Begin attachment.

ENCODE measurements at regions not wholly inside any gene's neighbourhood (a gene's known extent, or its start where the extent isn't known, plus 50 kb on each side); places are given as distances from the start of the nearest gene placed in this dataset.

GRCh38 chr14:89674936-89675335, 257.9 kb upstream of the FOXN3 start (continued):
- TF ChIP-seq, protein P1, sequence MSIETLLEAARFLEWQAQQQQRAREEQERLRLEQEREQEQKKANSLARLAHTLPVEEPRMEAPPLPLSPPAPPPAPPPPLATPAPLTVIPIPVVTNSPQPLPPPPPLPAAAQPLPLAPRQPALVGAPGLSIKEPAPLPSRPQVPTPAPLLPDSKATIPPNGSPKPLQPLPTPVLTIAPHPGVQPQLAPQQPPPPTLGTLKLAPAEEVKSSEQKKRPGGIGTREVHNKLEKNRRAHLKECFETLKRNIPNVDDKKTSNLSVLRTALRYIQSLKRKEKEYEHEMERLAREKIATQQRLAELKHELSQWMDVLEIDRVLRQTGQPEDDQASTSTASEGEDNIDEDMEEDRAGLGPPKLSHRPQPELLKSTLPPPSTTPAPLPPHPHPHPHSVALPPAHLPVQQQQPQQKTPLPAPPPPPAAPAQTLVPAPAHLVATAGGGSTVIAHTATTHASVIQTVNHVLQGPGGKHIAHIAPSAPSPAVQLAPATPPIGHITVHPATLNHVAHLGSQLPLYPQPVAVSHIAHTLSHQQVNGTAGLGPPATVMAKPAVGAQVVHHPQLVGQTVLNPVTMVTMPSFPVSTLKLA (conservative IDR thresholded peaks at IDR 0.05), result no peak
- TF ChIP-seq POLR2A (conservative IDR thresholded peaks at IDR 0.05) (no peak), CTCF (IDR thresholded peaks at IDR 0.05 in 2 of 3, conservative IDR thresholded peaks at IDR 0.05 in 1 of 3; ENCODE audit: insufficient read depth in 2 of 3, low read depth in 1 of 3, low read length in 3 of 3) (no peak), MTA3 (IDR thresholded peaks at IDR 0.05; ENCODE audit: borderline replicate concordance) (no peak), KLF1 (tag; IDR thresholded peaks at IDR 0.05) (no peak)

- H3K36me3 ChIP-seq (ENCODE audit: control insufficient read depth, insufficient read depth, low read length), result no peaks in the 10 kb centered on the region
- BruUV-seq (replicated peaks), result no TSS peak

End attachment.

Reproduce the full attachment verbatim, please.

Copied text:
ENCODE measurements at regions not wholly inside any gene's neighbourhood (a gene's known extent, or its start where the extent isn't known, plus 50 kb on each side); places are given as distances from the start of the nearest gene placed in this dataset.

GRCh38 chr14:89674936-89675335, 257.9 kb upstream of the FOXN3 start (continued):
- TF ChIP-seq, protein P1, sequence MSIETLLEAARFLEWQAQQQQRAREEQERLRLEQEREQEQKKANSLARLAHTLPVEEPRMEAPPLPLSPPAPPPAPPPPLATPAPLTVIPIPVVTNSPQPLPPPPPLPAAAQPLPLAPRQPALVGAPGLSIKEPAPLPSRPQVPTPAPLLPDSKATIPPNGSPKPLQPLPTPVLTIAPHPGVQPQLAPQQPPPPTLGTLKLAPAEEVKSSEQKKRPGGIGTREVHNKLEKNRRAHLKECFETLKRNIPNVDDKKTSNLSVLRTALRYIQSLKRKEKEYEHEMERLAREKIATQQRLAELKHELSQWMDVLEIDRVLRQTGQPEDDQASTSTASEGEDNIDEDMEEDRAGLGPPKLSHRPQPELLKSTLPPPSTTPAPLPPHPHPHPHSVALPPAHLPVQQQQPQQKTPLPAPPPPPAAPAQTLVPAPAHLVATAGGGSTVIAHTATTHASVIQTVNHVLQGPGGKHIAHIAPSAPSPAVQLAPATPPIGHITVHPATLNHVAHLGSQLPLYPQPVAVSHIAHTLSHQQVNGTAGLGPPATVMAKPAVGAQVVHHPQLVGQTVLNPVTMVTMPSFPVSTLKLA (conservative IDR thresholded peaks at IDR 0.05), result no peak
- TF ChIP-seq POLR2A (conservative IDR thresholded peaks at IDR 0.05) (no peak), CTCF (IDR thresholded peaks at IDR 0.05 in 2 of 3, conservative IDR thresholded peaks at IDR 0.05 in 1 of 3; ENCODE audit: insufficient read depth in 2 of 3, low read depth in 1 of 3, low read length in 3 of 3) (no peak), MTA3 (IDR thresholded peaks at IDR 0.05; ENCODE audit: borderline replicate concordance) (no peak), KLF1 (tag; IDR thresholded peaks at IDR 0.05) (no peak)

- H3K36me3 ChIP-seq (ENCODE audit: control insufficient read depth, insufficient read depth, low read length), result no peaks in the 10 kb centered on the region
- BruUV-seq (replicated peaks), result no TSS peak